Tom Tsai, the owner of the Ivy Training Center, has just hired Cindy Wong, a high school senior, as a part time teacher for one of the weekend ESL classes in Edison, New Jersey. ESL stands for English As Second Language, and ESL students are children who can’t catch up with the regular classes at school. Most of the ESL classes at school are ineffective to say the least, and anxious parents send their kids to weekend ESL classes at training centers to learn more.
Tom Tsai: “Cindy, no need to teach difficult stuff. Just ask them to memorize the vocabulary, like writing 50 times of each word. After that do some grammar drill will be OK. The 8 students I give you are the easiest to teach. Their mothers have been too indulgent and none of them has formed any study habit at all. Also they have to surrender their cell phones. There’s a glass bowl on the podium.”
Cindy Wong: “Tom, that’s quite some outdated education methods you are using. I want a dynamic classroom with more interaction, more expression. A cell phone is part of a student’s identity and we shouldn’t ask him or her to surrender it, as long as it is used responsibly.”
Tom looks at Cindy, who is full of youthful energy and idealism. Then he smiles wistfully: “OK, do whatever you like to do. However their mothers want result. The students will need to demonstrate good test results every month to show their improvement in vocab and grammar.”
Cindy starts to teach by denouncing the traditional way of memorizing and she encourages students to speak their mind. At first her students are hesitating but soon, led by a boy named Dae-jung, who’s the son of a Korean businessman, they start to talk.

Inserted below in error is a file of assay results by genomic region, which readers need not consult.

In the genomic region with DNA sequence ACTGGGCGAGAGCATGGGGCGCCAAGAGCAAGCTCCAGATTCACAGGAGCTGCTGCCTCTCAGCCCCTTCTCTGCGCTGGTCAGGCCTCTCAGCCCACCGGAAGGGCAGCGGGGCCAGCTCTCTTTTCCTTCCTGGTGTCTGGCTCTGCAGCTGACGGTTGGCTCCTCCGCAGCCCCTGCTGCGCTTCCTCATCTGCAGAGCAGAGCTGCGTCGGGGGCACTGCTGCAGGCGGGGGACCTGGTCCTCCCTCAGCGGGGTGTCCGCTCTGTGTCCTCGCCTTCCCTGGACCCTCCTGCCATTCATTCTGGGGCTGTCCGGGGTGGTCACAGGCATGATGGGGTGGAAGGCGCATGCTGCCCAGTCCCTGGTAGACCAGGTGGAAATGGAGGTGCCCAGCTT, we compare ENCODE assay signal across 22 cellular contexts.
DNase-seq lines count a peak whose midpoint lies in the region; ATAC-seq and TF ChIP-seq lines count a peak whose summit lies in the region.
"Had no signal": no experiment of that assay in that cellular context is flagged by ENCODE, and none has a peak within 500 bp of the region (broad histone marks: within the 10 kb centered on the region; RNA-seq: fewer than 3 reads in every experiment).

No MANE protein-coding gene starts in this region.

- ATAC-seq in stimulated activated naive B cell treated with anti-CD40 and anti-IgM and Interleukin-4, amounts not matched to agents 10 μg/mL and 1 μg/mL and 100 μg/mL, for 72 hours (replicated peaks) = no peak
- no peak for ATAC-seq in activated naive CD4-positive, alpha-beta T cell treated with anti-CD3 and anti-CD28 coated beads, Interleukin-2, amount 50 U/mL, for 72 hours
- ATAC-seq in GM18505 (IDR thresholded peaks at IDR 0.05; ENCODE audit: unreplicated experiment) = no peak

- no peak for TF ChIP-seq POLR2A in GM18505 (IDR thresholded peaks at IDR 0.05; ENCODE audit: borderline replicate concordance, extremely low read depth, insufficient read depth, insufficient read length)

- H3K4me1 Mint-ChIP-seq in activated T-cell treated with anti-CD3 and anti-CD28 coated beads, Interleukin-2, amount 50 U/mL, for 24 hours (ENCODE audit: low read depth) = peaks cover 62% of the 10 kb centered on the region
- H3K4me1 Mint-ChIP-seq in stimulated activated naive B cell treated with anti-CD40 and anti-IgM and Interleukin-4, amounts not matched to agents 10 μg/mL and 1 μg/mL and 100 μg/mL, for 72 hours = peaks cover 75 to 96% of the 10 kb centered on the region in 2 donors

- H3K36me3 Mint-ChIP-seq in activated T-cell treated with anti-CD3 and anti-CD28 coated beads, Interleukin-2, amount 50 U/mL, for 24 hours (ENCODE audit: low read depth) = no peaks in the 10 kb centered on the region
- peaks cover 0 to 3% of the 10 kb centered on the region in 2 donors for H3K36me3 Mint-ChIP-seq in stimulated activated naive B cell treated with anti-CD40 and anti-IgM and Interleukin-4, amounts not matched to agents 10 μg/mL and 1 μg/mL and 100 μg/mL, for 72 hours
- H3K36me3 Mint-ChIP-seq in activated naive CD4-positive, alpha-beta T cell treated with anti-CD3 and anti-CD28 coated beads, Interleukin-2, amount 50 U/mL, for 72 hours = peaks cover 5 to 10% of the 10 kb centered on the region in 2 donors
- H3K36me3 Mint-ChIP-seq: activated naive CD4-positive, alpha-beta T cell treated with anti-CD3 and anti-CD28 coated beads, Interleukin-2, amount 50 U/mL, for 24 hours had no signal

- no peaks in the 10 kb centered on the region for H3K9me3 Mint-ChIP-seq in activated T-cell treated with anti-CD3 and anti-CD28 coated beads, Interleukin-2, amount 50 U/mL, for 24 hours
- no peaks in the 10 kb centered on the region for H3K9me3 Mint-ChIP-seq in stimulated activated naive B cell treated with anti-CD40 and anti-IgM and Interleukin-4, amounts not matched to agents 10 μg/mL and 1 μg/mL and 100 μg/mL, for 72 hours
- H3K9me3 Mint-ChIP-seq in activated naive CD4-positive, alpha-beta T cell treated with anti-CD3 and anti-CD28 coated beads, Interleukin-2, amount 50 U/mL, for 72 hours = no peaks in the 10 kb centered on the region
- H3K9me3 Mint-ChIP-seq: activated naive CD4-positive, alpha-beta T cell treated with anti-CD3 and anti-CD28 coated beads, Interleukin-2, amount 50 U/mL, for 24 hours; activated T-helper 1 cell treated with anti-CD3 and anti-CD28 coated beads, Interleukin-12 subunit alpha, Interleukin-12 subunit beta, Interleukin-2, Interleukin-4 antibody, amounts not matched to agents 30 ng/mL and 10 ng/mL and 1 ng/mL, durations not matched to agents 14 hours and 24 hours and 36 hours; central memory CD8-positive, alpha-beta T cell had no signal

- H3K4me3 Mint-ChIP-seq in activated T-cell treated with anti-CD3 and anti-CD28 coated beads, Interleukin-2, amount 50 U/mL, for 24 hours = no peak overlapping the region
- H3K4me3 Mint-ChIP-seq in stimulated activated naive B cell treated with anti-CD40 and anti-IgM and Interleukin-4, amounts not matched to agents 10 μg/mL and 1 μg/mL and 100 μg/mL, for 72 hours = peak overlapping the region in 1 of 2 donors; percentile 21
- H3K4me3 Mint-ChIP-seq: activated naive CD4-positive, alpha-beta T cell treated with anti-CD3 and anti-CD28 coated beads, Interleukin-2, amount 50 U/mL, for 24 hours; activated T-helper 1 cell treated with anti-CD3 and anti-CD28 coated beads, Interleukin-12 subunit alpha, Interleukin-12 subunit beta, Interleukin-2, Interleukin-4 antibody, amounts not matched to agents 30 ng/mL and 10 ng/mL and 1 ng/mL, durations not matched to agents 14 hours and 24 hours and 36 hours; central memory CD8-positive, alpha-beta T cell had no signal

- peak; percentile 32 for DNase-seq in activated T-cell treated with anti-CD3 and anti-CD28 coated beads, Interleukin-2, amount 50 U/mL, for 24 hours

“Too many words, don’t you think?”
“I have a homemade ginseng cocktail that can enhance your memory. Who want to try?”
“Shouldn’t we play a game or tour the stores? We can learn our vocabulary by doing things rather than sitting here.”
“Let’s watch a movie, which is the best way to learn English, isn’t it?”
“I want to know all the words for cosmetics first.”
Soon the classroom is buzzing with excitement and it takes Cindy a while to get the room under control. But not for long. Within fifteen minutes, the students start another wave of complaint and whining.
Cindy notices that Dae-jung and his buddy Gali have been exchanging text messages on their phone and give each other snickering glances.
She walks up to Dae-jung and snatches his phone from his hand.
“What are you texting? What is this? What do you call a witch who’s also a teacher? You call me a witch? A twitcher?” Cindy raises her voice.
“You do twitch your mouth a little when you speak.” Dae-jung says.
“That’s it. You are grounded. Your cell phone is confiscated, but you wouldn’t know what confiscation means, would you?” Cindy yells.
“But you want us to speak our mind…” Dae-jung complains.
“No speak for you and Gali. Now you two need to write each of these words 100 times. If one is spelled wrong, you need to write another 100 times.” Cindy yells.
“That’s unfair. Our previous teacher only asks us to write 50 times.” Gali chimes in.
“Gali, you write 150 times. Start right now.” Cindy is furious.
The door is pushed open and Tom Tsai sticks his head in.
“Is everything OK here?”